world, to build a better future, to awaken a sleeping country of materialists
and individualists, and help people see the beauty and power of community and
working to make a better world.
am so inspired by everyone I worked with and everything I learned. The most
powerful moment of an absolutely memorable day was when an Arab-American woman
presenter said to me "Thank you for what you did today. There is hope.
There is hope."
march organizers and city officials fight over the number of people who rallied
against the war in San Francisco, the content of this anti-war movement is being
worked out by the 150,000-plus who marched. About 50 Black and Latino high
school students from Oakland, organized by Youth Together, sported quarter-page
stickers that read "Shot down on the corner or shot down in Iraq? Youth
deserve better choices!"
small multiethnic contingent of college students calling themselves Students for
Justice chanted, "Your oil, your oil, it's blood on foreign soil." The
question of whether the movement will continue or collapse is important. We've
heard that concern from youth in San Francisco. The organizers are too busy
congratulating themselves for "mobilizing the masses."
1991 there was a huge march of 200,000 but it collapsed after the war started. A
lot of people really feel isolated and came out to not feel alone, but they have
no illusion that they are going to stop Bush through these marches alone.
Bay Area N&L Committee
West Coast conference
The West Coast Student Anti-war Conference was held on Jan. 17 at San Francisco State University, while a similar conference was being held on the same day at George Washington University in Washington, D.C. Close to 30 schools from all over the West Coast, from San Diego to Washington, were represented by the more than 100 participants. Some represented organizations that were ongoing since the post-September 11 mobilizations. Others were just getting formed.
The discussion started with the question of "what are we here for? Is it solely for anti-war? Or are there other issues?" "Points of unity" were proposed, narrowed to two: 1) opposition to the war in Iraq, and 2) commitment to educate people against the war. Immediately voices were heard as to what is missing or inadequate in such "points of unity."
One participant said "we need to think big, because the other side definitely is. We need to be against war around the world, because other wars will come up." A Japanese-American woman pointed to the need to show solidarity with the foreign students, who are being subjected to much more oversight by the government. She compared it to the treatment of Japanese-Americans during WWII, and that many of them are now speaking out since very few spoke for them then. They paid a heavy price for society's silence in search for "security."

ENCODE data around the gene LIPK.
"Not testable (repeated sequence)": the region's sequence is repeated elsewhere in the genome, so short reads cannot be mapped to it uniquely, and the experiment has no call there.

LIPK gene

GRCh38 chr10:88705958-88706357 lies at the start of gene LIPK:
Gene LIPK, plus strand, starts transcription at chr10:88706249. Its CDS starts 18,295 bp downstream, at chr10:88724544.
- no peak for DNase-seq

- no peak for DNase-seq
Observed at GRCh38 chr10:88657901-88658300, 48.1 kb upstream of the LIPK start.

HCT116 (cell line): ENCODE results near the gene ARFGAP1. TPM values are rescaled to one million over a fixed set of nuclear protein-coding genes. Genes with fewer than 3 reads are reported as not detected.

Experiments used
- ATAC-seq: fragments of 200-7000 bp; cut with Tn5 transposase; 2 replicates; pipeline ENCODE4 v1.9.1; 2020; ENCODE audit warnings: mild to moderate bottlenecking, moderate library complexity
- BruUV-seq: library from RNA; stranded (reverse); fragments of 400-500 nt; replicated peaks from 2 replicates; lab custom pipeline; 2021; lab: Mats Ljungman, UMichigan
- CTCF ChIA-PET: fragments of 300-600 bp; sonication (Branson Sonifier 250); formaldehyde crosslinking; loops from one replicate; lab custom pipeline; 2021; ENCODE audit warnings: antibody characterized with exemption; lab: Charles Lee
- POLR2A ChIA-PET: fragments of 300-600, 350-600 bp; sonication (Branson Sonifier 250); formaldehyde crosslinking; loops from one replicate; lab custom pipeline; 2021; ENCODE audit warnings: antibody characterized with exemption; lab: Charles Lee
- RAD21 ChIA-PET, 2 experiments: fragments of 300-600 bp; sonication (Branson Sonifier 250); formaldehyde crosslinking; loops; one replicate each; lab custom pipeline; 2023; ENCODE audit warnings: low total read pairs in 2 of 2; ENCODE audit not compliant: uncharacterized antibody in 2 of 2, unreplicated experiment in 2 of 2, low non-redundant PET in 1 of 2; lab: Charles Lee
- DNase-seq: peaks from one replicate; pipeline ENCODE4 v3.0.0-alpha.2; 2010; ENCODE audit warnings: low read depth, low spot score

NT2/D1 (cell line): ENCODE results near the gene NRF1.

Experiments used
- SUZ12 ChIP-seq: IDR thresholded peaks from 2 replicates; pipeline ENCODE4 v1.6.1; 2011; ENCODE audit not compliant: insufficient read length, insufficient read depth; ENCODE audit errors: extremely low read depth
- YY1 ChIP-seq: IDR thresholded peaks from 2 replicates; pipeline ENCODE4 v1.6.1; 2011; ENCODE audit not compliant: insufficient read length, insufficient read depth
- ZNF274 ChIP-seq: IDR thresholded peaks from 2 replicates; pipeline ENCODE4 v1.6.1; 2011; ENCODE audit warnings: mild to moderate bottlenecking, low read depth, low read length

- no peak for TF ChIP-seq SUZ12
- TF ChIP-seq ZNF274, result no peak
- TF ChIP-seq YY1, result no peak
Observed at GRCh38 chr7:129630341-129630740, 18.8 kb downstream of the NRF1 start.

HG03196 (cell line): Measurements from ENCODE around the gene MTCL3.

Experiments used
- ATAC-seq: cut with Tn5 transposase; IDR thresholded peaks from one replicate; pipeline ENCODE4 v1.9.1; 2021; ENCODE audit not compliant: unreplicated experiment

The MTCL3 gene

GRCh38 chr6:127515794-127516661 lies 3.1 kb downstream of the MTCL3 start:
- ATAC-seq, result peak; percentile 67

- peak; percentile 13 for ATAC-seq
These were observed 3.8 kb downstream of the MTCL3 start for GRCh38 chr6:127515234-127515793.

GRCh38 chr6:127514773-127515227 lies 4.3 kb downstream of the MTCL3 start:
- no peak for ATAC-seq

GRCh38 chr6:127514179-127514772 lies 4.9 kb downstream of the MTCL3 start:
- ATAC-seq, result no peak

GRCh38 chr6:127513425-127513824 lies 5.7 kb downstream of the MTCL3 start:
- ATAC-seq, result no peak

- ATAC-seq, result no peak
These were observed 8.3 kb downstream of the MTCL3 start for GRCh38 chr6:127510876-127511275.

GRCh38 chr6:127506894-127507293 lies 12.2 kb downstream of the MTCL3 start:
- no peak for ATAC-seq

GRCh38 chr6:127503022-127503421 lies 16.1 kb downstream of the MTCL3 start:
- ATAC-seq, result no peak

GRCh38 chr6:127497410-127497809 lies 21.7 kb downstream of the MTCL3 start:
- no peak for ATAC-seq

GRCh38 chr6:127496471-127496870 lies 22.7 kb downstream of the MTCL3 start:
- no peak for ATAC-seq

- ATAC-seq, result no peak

A man from the International Socialist Organization offered the opinion that "points of unity cannot be discussed now because it will take too much time to hash out all the points that have come up." He proposed that we quickly agree on the minimal two points originally proposed, so that we could move onto decisions we need to make. The vote was taken and all amendments were voted down, incredibly, including solidarity with foreign students!
So what were the other decisions that were so important?--whether to have a national conference. Yet one has already been scheduled at the University of Illinois on the weekend of Feb. 22–23.
The most troubling part of the conference was not even the fact that the discussion was trivialized, but the sentiment expressed in the second point of unity that those present were already educated, and that they had an obligation to go out and educate others. Is it not possible that people coming to the march, or opposing this society in other ways, are also wise?
The fact that the joint conferences in D.C. and San Francisco voted to form a new national organization, Campus Anti-War Network (CAN), could lead to something, but only if they agree to be educated by the anti-war students not in their organization.
A promise was made that more discussion will happen at
the national conference. There are big questions that the movement needs to
address. But this conference did not do it.
Published by News and Letters Committees